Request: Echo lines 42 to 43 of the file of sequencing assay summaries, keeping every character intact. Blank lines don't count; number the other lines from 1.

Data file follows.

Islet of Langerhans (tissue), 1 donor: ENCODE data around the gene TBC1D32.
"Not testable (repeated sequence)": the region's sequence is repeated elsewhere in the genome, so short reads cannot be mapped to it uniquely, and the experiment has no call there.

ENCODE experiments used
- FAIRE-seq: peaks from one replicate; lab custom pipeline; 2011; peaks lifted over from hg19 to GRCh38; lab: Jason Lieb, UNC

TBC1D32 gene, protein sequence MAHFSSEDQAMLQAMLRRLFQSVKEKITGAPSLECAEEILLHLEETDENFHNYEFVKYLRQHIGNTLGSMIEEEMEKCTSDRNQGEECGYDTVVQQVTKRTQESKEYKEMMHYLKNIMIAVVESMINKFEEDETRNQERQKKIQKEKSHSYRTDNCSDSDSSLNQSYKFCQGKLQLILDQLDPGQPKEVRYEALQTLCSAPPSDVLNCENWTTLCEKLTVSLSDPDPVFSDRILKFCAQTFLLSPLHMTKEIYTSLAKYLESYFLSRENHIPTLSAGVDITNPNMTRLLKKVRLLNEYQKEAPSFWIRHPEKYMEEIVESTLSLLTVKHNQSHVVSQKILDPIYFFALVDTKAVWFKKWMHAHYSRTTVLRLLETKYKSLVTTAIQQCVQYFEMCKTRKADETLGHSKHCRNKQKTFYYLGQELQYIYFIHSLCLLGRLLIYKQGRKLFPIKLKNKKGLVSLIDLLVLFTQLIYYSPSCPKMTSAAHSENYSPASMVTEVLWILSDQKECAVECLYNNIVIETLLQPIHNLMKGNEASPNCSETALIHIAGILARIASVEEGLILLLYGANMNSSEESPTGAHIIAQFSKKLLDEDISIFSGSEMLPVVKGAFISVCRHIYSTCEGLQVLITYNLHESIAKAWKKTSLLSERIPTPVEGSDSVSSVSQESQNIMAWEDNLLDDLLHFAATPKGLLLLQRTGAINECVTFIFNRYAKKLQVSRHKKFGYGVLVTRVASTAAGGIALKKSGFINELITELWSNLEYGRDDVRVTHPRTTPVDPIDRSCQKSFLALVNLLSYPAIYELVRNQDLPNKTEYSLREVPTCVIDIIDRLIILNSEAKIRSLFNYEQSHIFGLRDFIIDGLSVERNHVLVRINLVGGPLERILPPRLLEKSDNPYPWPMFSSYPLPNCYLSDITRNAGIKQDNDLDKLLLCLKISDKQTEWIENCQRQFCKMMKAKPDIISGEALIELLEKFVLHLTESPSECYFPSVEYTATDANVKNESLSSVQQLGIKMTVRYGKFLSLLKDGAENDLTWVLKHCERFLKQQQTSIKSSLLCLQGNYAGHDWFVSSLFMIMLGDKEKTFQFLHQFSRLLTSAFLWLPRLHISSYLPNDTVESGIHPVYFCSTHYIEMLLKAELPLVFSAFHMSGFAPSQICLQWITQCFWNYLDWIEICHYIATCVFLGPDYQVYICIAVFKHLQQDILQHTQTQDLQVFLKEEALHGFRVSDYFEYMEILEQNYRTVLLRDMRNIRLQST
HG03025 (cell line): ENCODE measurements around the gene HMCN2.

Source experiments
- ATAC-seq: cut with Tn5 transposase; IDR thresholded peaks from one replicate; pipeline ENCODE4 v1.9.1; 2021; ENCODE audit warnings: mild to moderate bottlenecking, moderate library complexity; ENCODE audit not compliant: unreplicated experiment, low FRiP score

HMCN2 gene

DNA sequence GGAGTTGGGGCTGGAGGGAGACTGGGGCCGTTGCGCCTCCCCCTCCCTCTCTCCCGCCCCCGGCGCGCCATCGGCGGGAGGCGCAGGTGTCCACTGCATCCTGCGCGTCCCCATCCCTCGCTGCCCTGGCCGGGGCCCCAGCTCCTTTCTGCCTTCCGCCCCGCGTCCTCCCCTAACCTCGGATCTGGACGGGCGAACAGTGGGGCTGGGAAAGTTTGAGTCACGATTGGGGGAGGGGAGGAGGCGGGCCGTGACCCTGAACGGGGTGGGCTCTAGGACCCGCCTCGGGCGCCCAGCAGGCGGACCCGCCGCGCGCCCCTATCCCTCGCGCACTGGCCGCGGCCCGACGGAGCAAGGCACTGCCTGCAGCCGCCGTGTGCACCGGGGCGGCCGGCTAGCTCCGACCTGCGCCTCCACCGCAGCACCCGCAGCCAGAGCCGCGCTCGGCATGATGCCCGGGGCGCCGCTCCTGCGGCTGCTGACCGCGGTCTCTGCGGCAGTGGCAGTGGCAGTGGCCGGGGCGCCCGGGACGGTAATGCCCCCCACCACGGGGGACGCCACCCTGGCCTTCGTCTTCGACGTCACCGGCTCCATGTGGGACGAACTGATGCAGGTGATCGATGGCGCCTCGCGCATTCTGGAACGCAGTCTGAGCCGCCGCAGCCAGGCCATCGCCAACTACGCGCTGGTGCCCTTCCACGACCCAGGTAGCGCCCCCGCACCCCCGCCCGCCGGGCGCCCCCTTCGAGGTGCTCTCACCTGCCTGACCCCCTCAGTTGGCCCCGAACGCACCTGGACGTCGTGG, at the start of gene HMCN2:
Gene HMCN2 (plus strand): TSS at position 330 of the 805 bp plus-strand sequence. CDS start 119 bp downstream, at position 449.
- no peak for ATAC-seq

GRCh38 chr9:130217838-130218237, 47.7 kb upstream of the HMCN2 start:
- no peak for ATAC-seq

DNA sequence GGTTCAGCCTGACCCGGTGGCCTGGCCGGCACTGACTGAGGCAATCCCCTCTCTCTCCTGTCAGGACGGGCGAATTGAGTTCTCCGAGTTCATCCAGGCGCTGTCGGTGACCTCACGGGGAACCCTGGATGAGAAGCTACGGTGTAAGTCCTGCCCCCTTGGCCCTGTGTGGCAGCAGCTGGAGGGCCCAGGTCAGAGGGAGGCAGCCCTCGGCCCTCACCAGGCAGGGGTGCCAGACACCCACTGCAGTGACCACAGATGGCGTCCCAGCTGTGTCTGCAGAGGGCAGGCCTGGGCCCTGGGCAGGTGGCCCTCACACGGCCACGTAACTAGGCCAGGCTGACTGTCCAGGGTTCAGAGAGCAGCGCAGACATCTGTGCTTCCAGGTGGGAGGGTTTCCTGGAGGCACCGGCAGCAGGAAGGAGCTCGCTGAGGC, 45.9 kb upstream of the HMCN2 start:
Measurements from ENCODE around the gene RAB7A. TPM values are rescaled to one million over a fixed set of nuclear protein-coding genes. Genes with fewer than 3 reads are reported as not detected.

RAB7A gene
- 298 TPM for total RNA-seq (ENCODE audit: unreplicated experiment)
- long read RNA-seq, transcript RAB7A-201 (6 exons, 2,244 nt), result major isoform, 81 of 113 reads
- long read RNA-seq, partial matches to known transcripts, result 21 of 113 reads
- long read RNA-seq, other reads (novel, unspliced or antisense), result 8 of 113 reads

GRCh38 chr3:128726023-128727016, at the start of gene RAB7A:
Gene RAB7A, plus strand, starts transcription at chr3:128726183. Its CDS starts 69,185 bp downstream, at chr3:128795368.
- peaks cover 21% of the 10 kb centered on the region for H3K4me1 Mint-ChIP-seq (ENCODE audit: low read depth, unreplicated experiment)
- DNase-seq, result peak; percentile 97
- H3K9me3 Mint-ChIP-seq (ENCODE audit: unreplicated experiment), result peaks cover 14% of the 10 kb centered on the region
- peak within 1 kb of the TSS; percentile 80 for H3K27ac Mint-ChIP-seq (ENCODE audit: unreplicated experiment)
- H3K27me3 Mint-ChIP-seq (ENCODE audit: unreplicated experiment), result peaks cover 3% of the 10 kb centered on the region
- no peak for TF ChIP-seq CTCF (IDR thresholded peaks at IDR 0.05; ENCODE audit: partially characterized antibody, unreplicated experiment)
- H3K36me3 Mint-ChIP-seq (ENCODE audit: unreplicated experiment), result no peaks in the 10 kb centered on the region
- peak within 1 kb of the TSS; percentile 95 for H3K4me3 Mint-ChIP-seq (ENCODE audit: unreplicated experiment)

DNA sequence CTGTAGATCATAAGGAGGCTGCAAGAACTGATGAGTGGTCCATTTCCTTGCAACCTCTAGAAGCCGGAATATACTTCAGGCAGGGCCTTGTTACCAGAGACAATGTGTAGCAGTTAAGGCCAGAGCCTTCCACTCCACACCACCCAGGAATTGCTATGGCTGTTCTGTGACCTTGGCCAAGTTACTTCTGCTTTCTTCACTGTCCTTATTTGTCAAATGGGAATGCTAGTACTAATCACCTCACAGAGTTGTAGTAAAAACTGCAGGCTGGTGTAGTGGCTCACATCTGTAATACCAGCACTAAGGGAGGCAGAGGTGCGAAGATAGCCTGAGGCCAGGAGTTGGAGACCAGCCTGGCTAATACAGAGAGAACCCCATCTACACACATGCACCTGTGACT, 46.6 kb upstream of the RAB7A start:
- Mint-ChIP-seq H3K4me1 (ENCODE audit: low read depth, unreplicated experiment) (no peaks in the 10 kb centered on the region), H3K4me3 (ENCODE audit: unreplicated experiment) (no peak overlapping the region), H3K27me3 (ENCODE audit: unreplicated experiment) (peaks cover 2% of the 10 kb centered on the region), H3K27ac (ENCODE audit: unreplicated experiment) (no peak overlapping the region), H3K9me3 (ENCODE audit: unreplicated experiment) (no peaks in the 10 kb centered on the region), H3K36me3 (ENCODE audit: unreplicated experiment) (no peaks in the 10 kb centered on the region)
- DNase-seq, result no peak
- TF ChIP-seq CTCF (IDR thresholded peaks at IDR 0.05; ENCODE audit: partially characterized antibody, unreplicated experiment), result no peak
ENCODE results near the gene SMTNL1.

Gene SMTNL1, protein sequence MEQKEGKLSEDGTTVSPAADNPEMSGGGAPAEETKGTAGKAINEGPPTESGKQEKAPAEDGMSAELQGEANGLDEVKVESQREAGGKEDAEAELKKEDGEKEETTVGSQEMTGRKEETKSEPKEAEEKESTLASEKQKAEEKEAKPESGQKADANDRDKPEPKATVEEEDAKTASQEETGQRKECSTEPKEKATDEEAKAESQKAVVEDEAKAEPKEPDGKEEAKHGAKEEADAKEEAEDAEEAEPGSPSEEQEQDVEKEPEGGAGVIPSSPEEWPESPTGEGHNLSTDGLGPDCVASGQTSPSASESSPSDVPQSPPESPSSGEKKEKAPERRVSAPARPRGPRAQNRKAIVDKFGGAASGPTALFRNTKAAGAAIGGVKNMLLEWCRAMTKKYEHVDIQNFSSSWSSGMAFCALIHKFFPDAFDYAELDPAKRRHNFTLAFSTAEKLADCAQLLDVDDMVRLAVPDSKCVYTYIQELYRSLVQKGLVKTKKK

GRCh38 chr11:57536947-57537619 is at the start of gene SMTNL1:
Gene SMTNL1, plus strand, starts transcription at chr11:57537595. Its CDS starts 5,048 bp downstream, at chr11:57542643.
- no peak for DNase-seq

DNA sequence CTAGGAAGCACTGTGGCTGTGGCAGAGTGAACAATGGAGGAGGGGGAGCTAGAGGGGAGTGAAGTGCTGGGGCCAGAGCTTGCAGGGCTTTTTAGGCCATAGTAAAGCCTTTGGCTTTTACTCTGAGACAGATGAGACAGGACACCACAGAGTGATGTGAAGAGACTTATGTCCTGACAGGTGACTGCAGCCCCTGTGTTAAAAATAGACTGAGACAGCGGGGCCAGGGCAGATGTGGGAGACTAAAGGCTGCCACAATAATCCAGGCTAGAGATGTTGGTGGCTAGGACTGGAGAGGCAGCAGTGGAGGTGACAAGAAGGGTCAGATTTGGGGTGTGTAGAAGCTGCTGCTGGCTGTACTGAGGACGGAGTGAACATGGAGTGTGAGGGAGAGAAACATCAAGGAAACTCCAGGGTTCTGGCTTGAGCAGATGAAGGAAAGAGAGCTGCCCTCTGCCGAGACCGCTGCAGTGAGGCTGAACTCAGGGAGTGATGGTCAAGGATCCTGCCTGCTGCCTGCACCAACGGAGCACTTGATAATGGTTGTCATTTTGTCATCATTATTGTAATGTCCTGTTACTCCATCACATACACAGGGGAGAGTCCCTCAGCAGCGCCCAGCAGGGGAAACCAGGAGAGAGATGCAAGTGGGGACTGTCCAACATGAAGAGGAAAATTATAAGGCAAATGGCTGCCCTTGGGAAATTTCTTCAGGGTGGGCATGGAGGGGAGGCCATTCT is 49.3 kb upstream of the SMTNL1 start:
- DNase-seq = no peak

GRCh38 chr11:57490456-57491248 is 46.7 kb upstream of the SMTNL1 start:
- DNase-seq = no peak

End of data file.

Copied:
- DNase-seq = no peak

GRCh38 chr11:57490456-57491248 is 46.7 kb upstream of the SMTNL1 start: